The winning slate in Polokwane was the anti-Mbeki one. The question is: What is the Mangaung slate going to be? Malema has drawn a line in the sand and said that only those who support nationalisation will be elected. Already the ANC in Limpopo has supported the call.

Cosatu initially hesitated and is now divided on the issue but essentially the anti-Zuma faction has supported the call, including the march. Again, we see the coming together of forces that would ordinarily be seen as inimical.

The nationalisation slate
What is clear here is that the nationalisation slate has more or less already abandoned Zuma. As was the case with Mbeki, it will be increasingly argued that he doesn’t pay attention to the poor and is soft on the need for economic emancipation. Malema has already suggested numerous times that they would prefer someone other than Zuma.

What is important about the alliance battles is that they crowd out real questioning about how the players collectively run the government. No one takes responsibility; what we get are new rounds of battles and promises. The contenders are now hard pressed to raise the tempo of their rhetoric. These promises of “radical” change will be forgotten as soon as the winners enter the Union Buildings.

Even the South African Communist Party will be embarking on some show of public action to prove it has the interests of the poor at heart. The ANC alliance has lost all interest in serving the people; it only uses them.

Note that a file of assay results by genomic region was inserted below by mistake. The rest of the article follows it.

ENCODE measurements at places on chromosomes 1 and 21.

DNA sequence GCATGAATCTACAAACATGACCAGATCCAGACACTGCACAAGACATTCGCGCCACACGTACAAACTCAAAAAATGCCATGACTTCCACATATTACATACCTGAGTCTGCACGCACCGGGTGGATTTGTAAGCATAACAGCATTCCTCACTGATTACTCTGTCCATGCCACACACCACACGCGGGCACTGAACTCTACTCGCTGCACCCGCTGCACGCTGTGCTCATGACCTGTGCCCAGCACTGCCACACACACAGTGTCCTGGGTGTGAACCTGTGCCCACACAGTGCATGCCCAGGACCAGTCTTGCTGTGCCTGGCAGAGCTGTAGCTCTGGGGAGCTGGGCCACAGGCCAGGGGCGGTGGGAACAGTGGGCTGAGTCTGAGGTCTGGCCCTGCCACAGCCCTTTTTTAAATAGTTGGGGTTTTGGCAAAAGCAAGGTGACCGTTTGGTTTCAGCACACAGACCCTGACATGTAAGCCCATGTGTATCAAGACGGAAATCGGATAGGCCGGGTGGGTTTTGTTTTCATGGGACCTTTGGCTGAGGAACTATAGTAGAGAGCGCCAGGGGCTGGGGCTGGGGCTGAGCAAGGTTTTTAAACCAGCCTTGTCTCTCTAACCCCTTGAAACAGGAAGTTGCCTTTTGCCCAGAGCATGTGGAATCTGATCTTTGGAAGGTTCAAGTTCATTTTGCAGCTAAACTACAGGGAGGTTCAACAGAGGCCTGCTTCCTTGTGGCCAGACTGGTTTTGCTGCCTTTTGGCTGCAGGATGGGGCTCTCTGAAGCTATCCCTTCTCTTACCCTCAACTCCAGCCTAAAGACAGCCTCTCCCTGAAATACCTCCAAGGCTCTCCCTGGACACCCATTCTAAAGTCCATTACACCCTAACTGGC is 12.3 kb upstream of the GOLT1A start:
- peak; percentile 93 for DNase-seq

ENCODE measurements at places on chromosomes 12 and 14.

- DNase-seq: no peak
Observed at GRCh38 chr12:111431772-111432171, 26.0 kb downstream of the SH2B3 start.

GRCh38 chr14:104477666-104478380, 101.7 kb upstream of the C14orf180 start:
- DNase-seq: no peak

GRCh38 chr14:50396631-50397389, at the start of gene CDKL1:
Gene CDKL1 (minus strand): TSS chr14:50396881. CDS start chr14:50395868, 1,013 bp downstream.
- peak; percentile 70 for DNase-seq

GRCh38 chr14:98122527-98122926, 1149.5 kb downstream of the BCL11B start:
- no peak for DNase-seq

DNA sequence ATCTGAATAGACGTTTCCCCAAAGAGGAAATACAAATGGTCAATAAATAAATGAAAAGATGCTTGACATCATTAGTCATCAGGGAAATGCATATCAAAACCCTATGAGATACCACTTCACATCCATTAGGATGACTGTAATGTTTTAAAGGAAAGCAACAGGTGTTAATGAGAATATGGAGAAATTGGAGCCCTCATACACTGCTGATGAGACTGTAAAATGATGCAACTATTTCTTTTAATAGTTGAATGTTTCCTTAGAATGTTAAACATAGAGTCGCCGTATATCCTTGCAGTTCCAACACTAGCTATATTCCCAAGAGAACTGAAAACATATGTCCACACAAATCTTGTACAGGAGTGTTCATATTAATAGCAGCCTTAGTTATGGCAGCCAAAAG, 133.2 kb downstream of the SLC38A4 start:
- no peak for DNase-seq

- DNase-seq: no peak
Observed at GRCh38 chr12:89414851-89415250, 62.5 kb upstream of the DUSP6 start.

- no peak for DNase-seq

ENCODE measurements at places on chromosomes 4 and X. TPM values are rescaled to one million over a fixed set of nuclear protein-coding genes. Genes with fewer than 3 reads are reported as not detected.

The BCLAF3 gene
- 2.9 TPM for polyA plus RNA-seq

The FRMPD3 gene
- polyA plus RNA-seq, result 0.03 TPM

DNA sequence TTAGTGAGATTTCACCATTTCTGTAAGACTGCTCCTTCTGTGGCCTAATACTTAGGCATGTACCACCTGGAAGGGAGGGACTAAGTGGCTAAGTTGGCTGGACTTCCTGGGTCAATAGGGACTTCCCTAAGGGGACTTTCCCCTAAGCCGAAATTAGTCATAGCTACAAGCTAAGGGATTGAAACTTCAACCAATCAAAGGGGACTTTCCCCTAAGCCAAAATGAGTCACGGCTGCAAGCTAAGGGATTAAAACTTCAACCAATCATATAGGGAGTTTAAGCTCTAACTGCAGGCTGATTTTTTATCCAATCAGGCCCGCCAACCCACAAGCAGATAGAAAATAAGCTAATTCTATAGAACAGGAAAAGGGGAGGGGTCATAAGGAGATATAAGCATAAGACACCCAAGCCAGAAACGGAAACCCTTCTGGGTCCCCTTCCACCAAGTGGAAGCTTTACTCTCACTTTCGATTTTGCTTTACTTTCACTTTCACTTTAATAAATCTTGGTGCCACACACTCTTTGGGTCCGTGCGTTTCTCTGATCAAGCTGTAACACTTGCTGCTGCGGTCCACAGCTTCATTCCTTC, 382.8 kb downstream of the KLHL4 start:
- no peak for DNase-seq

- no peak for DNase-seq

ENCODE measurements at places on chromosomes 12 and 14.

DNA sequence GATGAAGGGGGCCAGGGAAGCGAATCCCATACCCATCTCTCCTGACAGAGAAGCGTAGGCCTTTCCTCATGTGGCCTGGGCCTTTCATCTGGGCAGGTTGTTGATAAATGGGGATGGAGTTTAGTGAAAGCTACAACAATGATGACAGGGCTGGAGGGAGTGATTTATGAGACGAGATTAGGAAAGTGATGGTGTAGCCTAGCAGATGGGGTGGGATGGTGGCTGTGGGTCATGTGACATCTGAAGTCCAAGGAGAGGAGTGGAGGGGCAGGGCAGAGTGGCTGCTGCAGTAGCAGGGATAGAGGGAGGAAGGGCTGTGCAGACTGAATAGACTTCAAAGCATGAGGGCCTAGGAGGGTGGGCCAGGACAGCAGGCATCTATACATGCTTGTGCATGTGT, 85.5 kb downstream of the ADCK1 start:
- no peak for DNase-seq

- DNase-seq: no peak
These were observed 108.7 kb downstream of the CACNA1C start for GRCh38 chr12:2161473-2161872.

Malema has already shown that he is into eating first and only using the poor to further his project of self-enrichment. The genius of Malema is that he is not shy to make bold promises he has no desire to keep or intention to fulfill. He is bold in mobilising the poor, knowing very well that it’s all about getting them to support his battle in the ANC - and that afterwards it will be business as usual as the elites benefit and the poor suffer.

At the next elections the alliance will canvass for votes as one united front. Predictably, nothing of significance will happen to alter the socioeconomic condition of the people, and then they will turn themselves into an internal opposition.

Disaffected workers, led by Cosatu, will again be asked to vote for the ANC alliance in the next election. The threats are meant to convince the voting public that in Cosatu general secretary Zwelinzima Vavi and Malema we have the real re-presentatives of the people. All that is required is to give them another chance.

Malema has been more forthcoming with his proposal that his promise of economic justice is dependent on voters giving the ANC another two-thirds majority. He is buying the ANC another 20 years in power.

These internal battles
What is often not understood is that, without these internal battles, the ANC alliance will simply die a natural death, having been exposed for what it really is. It is these internal battles between different factions and manufactured discourses about serving the people that keep it going. As long as these battles are contained as family feuds, the hegemony of the ANC is guaranteed and real alternatives are crowded out.

This is so because the ANC is at the centre of the politics of governance, corruption and opposition within itself. To succeed, Malema will need more than his new-found radical rhetoric and the opportunistic mobilisation of the poor in squatter camps that have been abandoned by his ANC.

Andile Mngxitama is the author of Is Malema a Mugabe? A Short Political Biography of Julius Malema. Copies from